Back in the day, way, way, way back in the day. Joe, let’s call him Joe, or Susan (because it could have been a woman), was taking a power walk through the jungle when he (or she) heard rustling in the bushes. Now these being dangerous times (as they always are) he (or she) had a decision to make: run – because there is a tiger in the bushes; or, run – because there might be a tiger in the bushes. A mistake at this juncture could mean one less Joe or Susan on the planet. So, Joe (or Susan) decided that for the sake of all Joes (or Susans) on the planet that it would be far safer to make the mistake of thinking that there is a tiger in the bushes (when there possible isn’t) than making the mistake of thinking there isn’t a tiger in the bushes (when there actually is). In other words, Joe (or Susan) quite happily made the first mistake over and over and over to avoid making the second mistake (and thereby becoming lunch, after all, you are only lunch once). We have been following in Joe’s (or Susan’s) footsteps ever since. It is called the negativity bias.
Say I handed you a list call “5 Things about You”, and it read as follows:
- I like your generous nature
- I think you are very tolerant
- Your sense of humour needs some work
- You are an excellent cook
- You have great taste in clothes
What would you take away from that? If you are like most people you would be thinking, “So what is your problem with my sense of humour anyway?” If you thought you were pretty amazing after reading that, you can stop reading this now. See most people would gloss over the glowing compliments and focus on the one negative thing that was said about them. No, there is nothing fundamentally wrong with you if you do that so you can relax, remember the tiger in the bush? We are programmed to focus on the potential (if non-existent) threat. We are Teflon to the good things and Velcro to the bad.
Think about it, you are driving to work and for just about the entire trip everything goes a-ok, but then some #$@! cuts you off and for the rest of the day, you are thinking about how well the trip went, NOT! You are fuming and steaming about that idiot, what you should have said or done, and gosh darn it, your day is ruined! A bad event gets a lot more screen time in your mind than good events. Let me rephrase that, a helluva lot more. So basically, you go through your day glossing over the good things, obsessing over the bad, and anticipating the other shoe dropping. It’s not to say that you don’t enjoy the good times, but one bad event is equal in emotional power to about ten good events.
Ok so we have a predominantly negative focus, we tend to major on the minors, but surely this serves to keep us safe? Perhaps, but if you think of all the missed opportunities and shipwrecked relationships that we have left in our wake because we only think there is a tiger in the bushes it is in our best interests to face this bad habit head on. The truth is that there is very little in life that is really life threatening, and all the negative things that you tend to obsess over are really inconsequential. There is much in life that is not worthy of the f***ks you give them.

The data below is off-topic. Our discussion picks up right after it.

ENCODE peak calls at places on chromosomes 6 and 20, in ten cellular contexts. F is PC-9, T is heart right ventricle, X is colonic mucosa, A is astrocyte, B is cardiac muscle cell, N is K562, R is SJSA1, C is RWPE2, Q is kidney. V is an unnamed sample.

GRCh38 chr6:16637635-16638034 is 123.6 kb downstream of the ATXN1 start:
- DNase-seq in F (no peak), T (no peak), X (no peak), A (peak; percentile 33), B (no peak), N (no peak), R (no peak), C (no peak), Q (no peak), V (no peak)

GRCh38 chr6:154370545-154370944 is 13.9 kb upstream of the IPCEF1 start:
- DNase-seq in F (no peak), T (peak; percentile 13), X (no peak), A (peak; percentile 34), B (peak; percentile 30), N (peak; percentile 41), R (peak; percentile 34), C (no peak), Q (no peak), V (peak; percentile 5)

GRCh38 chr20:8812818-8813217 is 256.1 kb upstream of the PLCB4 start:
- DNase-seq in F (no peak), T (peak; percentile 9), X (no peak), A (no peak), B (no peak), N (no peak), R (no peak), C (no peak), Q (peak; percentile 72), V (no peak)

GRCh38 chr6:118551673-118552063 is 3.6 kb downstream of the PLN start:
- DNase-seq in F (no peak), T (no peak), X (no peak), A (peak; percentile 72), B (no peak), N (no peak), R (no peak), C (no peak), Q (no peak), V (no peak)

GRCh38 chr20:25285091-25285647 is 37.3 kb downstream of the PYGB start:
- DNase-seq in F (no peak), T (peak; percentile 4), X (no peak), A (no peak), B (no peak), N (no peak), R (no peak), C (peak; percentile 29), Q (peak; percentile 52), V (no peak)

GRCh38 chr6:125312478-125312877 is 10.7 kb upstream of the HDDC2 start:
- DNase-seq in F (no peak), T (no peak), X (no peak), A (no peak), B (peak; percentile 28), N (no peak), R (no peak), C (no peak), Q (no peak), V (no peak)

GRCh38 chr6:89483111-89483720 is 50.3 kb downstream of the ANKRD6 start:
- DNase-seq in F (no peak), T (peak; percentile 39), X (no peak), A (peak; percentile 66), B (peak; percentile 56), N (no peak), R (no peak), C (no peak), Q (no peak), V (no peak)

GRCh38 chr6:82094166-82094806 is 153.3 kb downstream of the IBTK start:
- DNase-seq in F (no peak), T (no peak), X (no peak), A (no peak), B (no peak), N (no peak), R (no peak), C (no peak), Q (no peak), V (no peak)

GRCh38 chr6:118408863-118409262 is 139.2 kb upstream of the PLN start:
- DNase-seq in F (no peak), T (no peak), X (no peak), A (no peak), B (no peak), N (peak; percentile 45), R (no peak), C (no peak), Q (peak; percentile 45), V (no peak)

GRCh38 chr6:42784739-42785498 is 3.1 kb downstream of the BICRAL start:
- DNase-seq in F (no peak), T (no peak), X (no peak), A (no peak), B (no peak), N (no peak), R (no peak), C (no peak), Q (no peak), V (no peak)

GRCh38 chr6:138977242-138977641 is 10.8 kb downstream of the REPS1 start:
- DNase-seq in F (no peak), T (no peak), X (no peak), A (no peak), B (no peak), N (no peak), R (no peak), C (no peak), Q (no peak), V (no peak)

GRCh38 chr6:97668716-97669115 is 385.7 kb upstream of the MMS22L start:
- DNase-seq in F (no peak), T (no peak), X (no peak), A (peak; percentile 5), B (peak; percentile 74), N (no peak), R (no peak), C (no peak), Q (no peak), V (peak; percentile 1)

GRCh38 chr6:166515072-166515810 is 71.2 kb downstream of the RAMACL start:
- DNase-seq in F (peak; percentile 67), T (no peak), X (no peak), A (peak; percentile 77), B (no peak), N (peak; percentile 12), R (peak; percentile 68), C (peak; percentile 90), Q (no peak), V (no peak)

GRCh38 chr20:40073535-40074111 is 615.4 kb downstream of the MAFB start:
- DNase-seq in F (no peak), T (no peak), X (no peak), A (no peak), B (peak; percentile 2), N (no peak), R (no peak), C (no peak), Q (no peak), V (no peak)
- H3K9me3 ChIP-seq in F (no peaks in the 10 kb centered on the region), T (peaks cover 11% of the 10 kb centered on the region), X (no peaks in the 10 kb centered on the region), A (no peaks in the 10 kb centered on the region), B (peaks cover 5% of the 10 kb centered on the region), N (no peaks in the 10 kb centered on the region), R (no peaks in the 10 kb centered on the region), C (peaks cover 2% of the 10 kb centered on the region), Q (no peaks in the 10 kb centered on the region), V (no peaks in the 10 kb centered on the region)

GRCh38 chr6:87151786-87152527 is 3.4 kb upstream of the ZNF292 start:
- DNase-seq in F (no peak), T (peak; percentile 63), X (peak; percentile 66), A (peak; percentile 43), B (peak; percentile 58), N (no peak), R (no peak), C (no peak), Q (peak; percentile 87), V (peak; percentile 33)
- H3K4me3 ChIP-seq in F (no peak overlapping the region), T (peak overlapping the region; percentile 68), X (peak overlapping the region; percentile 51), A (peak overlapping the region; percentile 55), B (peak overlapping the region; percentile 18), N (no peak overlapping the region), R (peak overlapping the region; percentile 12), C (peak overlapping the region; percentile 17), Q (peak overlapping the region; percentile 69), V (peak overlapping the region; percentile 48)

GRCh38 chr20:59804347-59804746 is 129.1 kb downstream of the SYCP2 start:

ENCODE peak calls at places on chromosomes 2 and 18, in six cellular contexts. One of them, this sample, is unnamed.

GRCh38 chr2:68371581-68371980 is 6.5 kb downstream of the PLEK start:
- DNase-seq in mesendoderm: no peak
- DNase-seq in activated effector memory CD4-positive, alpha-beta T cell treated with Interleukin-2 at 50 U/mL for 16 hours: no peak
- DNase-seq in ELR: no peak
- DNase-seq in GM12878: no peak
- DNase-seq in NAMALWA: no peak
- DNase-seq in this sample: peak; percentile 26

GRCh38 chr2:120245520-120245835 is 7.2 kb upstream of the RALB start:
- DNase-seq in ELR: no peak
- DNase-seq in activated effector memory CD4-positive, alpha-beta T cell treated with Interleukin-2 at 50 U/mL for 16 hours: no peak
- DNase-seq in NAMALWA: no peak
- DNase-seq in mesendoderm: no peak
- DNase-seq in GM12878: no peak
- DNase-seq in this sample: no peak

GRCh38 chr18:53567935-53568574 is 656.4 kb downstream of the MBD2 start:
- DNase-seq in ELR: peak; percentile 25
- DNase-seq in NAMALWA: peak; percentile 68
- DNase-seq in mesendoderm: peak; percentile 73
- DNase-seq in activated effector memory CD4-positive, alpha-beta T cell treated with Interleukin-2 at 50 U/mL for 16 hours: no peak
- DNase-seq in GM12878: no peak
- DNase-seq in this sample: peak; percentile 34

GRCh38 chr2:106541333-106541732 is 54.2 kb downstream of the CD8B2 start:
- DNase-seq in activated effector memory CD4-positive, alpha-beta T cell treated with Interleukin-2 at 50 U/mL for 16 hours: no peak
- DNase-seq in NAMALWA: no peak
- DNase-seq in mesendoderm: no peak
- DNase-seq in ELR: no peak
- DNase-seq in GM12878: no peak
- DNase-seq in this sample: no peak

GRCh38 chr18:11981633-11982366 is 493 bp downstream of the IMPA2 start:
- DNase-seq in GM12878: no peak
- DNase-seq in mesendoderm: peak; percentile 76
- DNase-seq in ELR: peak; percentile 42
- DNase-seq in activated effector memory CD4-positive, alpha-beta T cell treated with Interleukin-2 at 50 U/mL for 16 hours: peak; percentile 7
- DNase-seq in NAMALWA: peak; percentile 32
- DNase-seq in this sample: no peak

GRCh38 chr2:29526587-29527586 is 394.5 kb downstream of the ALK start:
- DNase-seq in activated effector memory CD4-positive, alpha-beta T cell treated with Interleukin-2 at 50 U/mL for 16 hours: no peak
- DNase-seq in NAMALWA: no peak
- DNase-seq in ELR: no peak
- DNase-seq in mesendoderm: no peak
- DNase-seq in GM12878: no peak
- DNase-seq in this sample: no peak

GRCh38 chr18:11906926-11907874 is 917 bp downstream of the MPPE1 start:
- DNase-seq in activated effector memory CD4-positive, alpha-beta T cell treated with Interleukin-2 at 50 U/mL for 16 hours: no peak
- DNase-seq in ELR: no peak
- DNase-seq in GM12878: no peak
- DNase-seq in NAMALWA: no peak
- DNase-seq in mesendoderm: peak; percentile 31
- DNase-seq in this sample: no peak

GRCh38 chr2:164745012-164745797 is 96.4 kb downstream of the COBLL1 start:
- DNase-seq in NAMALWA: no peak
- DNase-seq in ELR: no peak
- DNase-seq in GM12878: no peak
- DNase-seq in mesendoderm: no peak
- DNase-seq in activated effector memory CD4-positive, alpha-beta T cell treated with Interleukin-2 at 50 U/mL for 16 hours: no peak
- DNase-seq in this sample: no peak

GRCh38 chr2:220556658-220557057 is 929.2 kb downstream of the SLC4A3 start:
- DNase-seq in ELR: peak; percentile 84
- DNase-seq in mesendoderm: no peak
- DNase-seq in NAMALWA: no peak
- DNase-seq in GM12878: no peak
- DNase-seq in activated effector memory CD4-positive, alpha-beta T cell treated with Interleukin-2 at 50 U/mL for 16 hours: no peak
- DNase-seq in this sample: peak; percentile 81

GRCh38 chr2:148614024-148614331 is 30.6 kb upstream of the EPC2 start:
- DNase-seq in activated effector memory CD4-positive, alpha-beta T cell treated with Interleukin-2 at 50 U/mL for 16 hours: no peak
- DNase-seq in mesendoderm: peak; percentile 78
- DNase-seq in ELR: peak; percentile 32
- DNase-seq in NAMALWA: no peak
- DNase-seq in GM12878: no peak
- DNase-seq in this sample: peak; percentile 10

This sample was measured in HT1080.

So how do we break this habit? Bad news folks, you don’t. It is a deeply ingrained evolutionary quirk (you can thank Joe for that). There is something you can do to shift the balance somewhat though. Firstly, you can let yourself off the hook for it, instead of thinking that you are just a pessimistic and hopeless case, realise that you just simply a regular Joe (or Susan). Secondly, when the good things come (and there are so many if you look) like the cup of coffee, the blue sky, the flowers, the birds, the smile of your child, the hug of your spouse etcetera, then allow yourself to wallow in the moment. Start training that brain to prefer the good things, to seek them out. Lastly, you can pursue inner peace like a cat chasing a laser pointer. If it doesn’t bring you peace (be it an experience, or if you can’t avoid the experience, then your thoughts about that experience) avoid it like the plague, and choose something that does bring you peace.
Choosing love over fear in this way can have untold positive effects on your life. Who knows what it will bring to you. If nothing else you will certainly feel a lot better about life, and when you feel better about life then you start making better choices.